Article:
When can we avoid CT scans in children after Blunt Head Trauma? Michele Alzetta, MD - Chief Director Emerg dept Venice - Italy

Although an important and useful diagnostic tool, cerebral CT is associated with exposure to ionizing radiation, which is of greatest risk in the pediatric age range (with the risk of future neoplasia likely somewhere between 1 in 1000 to 1 in 5000, according to age). After blunt head trauma in children, when can we avoid CT? This very rigorous prospective study suggests a series of simple, validated clinical criteria. Patients younger than 18 years of age who came to one of 25 different hospitals in a U.S. pediatric research network because of head trauma in the preceding 24 hours were subdivided into two age ranges: younger than two, and two years or older. Almost 34000 patients were initially enrolled and data were collected and examined and clinical criteria predictive of absence of clinically-important traumatic brain injury were derived. Subsequently these criteria were validated by application to another approximately 8600 patients. Among children with none of the six predictors in the algorithm, the number of CT scans would be reduced in the validation group by 25% in children < 2 and by 20% in children two or more years old.
 
The study excluded patients with penetrating brain trauma, brain tumour or preexisting neurological pathology. It also excluded patients with totally insignificant trauma such as, for example, falls from ground height or trauma obtained while walking or running with no other sign or symptom of head trauma besides abrasions or lacerations, as these patients are at negligible risk for clinically-important TBI. Patients with coagulopathies or with GCS below 14 on arrival were enrolled but their data will be examined separately: a GCS < 14 is associated with traumatic brain injury in 20% of cases, and CT scan is therefore typically indicated.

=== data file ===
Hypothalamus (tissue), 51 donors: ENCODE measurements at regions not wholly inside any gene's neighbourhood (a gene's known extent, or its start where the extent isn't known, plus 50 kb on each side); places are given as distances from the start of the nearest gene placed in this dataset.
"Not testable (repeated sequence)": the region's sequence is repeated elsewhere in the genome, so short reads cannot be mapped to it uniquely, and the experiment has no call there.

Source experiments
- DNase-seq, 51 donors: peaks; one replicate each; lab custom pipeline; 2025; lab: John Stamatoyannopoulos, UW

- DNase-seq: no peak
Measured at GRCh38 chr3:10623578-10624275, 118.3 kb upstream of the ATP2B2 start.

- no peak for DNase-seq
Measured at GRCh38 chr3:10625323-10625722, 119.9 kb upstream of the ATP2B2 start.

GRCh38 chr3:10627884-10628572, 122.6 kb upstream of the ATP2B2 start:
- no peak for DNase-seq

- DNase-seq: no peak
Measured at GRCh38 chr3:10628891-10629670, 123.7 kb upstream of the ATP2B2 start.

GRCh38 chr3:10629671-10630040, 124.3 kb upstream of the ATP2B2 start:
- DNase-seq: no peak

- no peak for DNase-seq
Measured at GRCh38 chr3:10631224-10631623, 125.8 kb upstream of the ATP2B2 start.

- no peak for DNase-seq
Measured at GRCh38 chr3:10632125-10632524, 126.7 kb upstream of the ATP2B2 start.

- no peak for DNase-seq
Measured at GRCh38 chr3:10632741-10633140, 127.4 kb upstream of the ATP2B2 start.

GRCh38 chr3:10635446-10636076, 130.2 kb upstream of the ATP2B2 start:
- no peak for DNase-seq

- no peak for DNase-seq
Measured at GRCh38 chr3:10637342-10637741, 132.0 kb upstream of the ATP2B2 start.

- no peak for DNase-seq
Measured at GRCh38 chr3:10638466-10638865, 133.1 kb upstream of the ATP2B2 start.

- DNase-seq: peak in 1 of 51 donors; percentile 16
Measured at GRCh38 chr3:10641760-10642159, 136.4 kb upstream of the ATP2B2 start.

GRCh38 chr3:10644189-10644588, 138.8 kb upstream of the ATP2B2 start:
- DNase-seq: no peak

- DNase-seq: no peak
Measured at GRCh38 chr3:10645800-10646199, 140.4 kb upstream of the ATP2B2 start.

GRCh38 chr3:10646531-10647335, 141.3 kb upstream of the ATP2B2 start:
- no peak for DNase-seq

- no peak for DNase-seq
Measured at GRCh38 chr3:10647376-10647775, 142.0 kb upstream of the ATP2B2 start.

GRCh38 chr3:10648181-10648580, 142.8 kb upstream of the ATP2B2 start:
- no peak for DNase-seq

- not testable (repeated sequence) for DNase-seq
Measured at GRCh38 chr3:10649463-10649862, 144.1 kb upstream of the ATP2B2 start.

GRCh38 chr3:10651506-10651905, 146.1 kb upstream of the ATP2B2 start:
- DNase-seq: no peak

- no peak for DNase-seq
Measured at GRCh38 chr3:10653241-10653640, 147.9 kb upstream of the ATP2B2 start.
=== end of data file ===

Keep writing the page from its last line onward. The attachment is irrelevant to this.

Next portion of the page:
The algorithm proposed achieved a negative predictive value greater than 99,9%.
 
 
  • Children less than two years old

 
Presence of: 1. GCS < 15 OR other signs of altered mental status (restlessness, somnolence, repetitivity, hyporeactivity) OR palpable skull fracture?
 

If yes, do CT scan. If no, go to step 2.

 
Absence of: 2. Occipital, parietal or temporal haematoma AND of loss of consciousness > 5 seconds AND of parent impression that the child is not behaving normally AND of important mechanism of trauma (ejection from vehicle, death of a passenger, rollover, collision of cyclist or pedestrian without helmet, fall from over 90 cm, high speed impact of object against skull) ?
 
If all these are absent, CT scan is not indicated. If one or more of the above four factors in #2 is present, CT scan should be considered but is not compulsory, depending on the clinical scenario. One must take into account physician experience, presence of multiple or of a single risk factor, clinical signs of deterioration, age below 3 months and preference of parents, to decide between CT and observation.
 
 
 
  • Children two years and older

 
Presence of: 1. GCS < 15 OR other signs of altered mental status (restlessness, somnolence, repetitivity, hyporeactivity) OR signs of basal skull fracture?
 

If yes, do CT scan. If no, go to step 2.

 
Absence of: 2. Loss of consciousness of any length of time AND episode of vomit whatever its characteristics AND of important mechanism of trauma (ejection from vehicle, death of a passenger, rollover, collision of cyclist or pedestrian without helmet, fall from over 150 cm, high speed impact of object against skull) AND severe headache ?
 

If all these are absent, CT scan is not indicated.

 
If one or more of the above four factors in #2 is present, CT scan should be considered but is not compulsory, depending on the clinical scenario. One must take into account physician experience, presence of multiple or of a single risk factor, clinical signs of deterioration and preference of parents,to decide between CT and observation.
 

Dr. Michele Alzetta We wish to thank Prof. Kuppermann for permission to publish and for revision of this brief review.

Prof Nathan Kuppermann et al. Identification of children at very low risk of clinically-important brain injuries after head trauma: a prospective cohort study The Lancet, Volume 374, Issue 9696, Pages 1160 - 1170, 3 October 2009